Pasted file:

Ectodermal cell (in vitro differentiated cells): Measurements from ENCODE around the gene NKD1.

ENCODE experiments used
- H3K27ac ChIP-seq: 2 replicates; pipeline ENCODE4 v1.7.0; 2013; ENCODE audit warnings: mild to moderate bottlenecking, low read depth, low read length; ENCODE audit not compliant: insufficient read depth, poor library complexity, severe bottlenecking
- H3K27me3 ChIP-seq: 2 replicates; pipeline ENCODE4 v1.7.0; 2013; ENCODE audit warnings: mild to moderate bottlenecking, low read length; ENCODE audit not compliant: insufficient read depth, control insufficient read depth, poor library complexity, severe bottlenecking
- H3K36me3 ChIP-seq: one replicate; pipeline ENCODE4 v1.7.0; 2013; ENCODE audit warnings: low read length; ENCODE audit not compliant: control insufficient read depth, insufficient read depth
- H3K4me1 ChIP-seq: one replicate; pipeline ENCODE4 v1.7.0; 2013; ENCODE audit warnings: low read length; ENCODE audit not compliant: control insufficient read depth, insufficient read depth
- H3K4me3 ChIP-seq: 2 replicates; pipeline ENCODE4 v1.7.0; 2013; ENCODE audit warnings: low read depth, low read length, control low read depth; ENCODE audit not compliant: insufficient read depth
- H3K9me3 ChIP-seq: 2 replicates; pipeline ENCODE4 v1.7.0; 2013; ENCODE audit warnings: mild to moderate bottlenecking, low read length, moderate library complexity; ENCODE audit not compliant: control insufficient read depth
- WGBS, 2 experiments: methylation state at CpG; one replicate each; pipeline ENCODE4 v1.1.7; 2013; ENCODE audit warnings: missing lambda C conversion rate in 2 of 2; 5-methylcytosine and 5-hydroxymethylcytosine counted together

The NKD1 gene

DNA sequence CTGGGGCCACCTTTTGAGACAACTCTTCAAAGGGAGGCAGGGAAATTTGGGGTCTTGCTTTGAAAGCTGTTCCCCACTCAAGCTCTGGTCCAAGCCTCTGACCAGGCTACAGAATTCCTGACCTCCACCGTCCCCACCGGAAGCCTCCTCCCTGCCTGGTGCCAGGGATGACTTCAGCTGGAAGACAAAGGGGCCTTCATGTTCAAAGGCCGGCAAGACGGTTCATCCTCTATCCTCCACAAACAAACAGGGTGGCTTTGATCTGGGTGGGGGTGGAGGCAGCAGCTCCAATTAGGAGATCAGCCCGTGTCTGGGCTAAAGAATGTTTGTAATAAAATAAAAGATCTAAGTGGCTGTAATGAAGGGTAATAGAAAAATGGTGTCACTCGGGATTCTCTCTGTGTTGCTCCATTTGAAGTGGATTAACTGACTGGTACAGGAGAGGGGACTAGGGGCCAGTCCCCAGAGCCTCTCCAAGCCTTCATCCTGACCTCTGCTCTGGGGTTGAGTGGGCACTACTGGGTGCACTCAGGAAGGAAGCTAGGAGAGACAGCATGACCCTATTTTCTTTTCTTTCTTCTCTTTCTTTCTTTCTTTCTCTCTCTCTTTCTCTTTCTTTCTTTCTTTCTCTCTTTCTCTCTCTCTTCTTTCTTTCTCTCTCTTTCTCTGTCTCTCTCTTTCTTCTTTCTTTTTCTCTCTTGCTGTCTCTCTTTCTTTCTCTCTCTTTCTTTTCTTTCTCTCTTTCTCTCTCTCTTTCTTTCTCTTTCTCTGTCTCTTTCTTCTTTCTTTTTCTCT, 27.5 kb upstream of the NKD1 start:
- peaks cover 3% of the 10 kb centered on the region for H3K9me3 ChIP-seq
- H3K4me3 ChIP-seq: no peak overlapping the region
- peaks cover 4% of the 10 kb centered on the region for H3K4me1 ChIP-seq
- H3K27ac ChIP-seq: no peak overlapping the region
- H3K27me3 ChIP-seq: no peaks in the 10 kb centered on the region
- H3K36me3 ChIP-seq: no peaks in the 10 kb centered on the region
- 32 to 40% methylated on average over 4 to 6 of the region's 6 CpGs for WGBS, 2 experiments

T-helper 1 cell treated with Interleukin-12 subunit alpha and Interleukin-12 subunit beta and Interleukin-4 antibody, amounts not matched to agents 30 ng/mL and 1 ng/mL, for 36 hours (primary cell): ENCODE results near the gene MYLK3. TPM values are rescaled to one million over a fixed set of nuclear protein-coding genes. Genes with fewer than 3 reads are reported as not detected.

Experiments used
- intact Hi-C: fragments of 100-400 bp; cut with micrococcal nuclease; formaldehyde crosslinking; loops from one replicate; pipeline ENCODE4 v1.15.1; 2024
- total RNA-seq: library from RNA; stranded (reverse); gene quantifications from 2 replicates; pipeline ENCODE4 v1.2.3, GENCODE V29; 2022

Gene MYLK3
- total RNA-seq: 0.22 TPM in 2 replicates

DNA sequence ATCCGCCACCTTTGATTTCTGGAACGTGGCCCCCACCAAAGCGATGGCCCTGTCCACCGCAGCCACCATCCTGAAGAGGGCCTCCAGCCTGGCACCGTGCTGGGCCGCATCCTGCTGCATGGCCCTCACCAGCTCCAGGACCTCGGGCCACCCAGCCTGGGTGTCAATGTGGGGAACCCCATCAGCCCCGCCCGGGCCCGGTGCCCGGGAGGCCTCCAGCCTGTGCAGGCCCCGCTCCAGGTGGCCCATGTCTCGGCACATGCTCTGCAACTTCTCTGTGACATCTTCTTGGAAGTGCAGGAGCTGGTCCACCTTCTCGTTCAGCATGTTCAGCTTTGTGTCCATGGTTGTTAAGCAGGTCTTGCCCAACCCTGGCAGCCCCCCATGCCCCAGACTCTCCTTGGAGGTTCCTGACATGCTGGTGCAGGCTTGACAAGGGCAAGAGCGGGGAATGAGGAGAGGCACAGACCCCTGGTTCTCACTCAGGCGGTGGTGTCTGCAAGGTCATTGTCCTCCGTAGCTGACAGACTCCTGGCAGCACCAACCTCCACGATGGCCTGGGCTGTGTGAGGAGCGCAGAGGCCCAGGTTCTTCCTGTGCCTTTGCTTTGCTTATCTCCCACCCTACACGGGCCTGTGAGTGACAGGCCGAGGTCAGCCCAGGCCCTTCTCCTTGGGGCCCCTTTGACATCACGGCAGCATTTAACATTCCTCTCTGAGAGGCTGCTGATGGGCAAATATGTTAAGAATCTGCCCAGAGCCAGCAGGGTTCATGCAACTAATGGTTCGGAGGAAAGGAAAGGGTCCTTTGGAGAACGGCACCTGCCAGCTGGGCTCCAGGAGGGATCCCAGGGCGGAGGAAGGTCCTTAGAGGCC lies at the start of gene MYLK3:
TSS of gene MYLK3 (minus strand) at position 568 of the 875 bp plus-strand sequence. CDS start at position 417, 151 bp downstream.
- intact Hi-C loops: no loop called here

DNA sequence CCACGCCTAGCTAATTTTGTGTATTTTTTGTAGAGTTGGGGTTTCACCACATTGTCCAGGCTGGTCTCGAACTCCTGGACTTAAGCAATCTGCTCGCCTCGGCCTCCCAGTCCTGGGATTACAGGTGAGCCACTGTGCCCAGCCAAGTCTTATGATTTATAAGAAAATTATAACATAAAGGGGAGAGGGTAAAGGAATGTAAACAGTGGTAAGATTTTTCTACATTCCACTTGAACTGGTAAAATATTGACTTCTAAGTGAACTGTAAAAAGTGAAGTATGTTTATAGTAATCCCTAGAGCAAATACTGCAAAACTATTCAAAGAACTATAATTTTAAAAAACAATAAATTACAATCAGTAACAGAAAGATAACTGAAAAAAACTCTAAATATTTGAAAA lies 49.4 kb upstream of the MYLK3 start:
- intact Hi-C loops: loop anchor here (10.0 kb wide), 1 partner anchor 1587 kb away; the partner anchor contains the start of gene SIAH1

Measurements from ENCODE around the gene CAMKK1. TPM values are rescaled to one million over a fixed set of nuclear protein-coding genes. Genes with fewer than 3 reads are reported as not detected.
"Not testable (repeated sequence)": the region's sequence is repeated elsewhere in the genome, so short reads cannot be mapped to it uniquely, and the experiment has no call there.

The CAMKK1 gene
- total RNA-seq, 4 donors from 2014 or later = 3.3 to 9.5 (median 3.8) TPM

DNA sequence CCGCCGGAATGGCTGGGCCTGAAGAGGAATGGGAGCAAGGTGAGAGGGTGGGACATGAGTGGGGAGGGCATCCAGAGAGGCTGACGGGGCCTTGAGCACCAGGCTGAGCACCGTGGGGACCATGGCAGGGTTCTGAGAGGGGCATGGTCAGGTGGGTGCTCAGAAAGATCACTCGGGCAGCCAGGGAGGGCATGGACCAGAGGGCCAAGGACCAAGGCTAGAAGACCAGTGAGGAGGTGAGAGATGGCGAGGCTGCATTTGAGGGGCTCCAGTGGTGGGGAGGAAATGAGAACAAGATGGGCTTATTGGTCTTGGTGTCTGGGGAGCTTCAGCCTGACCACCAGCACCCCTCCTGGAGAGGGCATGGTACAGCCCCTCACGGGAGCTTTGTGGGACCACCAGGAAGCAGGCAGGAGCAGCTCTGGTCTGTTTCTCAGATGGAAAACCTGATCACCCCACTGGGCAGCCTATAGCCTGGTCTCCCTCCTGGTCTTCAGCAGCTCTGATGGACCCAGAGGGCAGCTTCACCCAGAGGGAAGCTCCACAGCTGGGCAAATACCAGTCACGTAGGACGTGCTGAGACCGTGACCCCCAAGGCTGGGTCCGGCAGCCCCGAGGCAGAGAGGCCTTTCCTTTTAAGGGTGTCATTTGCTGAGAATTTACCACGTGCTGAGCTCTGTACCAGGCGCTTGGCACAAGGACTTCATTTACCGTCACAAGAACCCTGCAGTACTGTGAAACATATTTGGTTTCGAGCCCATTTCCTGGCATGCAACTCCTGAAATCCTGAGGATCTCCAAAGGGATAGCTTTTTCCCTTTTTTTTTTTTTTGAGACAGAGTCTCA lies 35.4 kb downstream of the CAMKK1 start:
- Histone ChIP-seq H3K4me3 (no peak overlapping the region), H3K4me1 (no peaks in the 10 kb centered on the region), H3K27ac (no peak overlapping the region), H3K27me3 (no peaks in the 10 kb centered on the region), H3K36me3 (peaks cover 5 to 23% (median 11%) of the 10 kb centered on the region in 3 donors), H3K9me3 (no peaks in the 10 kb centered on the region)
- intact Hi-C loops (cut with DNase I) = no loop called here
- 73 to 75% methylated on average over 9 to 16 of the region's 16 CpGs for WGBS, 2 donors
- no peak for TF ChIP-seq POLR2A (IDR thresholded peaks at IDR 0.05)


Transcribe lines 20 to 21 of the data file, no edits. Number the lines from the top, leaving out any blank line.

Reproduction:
Experiments used
- intact Hi-C: fragments of 100-400 bp; cut with micrococcal nuclease; formaldehyde crosslinking; loops from one replicate; pipeline ENCODE4 v1.15.1; 2024